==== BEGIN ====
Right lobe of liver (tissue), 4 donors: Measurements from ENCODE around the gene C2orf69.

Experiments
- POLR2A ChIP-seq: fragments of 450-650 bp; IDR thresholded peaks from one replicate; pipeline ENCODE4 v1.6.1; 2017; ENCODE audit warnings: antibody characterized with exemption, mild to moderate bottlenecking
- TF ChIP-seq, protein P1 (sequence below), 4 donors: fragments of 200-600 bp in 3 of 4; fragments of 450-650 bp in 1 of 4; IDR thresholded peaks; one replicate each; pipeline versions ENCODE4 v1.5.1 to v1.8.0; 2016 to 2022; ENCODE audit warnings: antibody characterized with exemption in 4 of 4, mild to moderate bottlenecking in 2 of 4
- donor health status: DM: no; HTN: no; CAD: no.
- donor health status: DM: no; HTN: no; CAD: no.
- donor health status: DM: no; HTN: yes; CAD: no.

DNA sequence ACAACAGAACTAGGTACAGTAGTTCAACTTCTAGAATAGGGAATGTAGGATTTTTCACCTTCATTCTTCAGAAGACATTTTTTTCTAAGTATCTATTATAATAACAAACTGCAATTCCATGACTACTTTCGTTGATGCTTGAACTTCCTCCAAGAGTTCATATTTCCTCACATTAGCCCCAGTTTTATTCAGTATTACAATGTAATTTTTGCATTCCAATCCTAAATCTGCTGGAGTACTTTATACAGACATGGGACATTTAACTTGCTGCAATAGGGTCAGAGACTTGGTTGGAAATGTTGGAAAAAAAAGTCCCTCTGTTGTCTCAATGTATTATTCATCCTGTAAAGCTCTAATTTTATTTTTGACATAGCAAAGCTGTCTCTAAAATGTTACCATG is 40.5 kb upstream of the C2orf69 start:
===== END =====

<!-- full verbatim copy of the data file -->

Right lobe of liver (tissue), 4 donors: Measurements from ENCODE around the gene C2orf69.

Experiments
- POLR2A ChIP-seq: fragments of 450-650 bp; IDR thresholded peaks from one replicate; pipeline ENCODE4 v1.6.1; 2017; ENCODE audit warnings: antibody characterized with exemption, mild to moderate bottlenecking
- TF ChIP-seq, protein P1 (sequence below), 4 donors: fragments of 200-600 bp in 3 of 4; fragments of 450-650 bp in 1 of 4; IDR thresholded peaks; one replicate each; pipeline versions ENCODE4 v1.5.1 to v1.8.0; 2016 to 2022; ENCODE audit warnings: antibody characterized with exemption in 4 of 4, mild to moderate bottlenecking in 2 of 4
- donor health status: DM: no; HTN: no; CAD: no.
- donor health status: DM: no; HTN: no; CAD: no.
- donor health status: DM: no; HTN: yes; CAD: no.

DNA sequence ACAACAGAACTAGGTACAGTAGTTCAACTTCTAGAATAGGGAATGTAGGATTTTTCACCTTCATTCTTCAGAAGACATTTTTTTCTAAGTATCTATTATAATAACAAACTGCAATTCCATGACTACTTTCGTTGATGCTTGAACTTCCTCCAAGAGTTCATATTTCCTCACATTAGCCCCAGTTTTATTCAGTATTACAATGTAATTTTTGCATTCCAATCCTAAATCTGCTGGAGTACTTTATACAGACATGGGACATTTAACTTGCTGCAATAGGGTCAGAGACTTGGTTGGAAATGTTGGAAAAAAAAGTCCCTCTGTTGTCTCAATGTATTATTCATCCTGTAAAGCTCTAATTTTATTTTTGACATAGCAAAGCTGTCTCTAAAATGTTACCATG is 40.5 kb upstream of the C2orf69 start: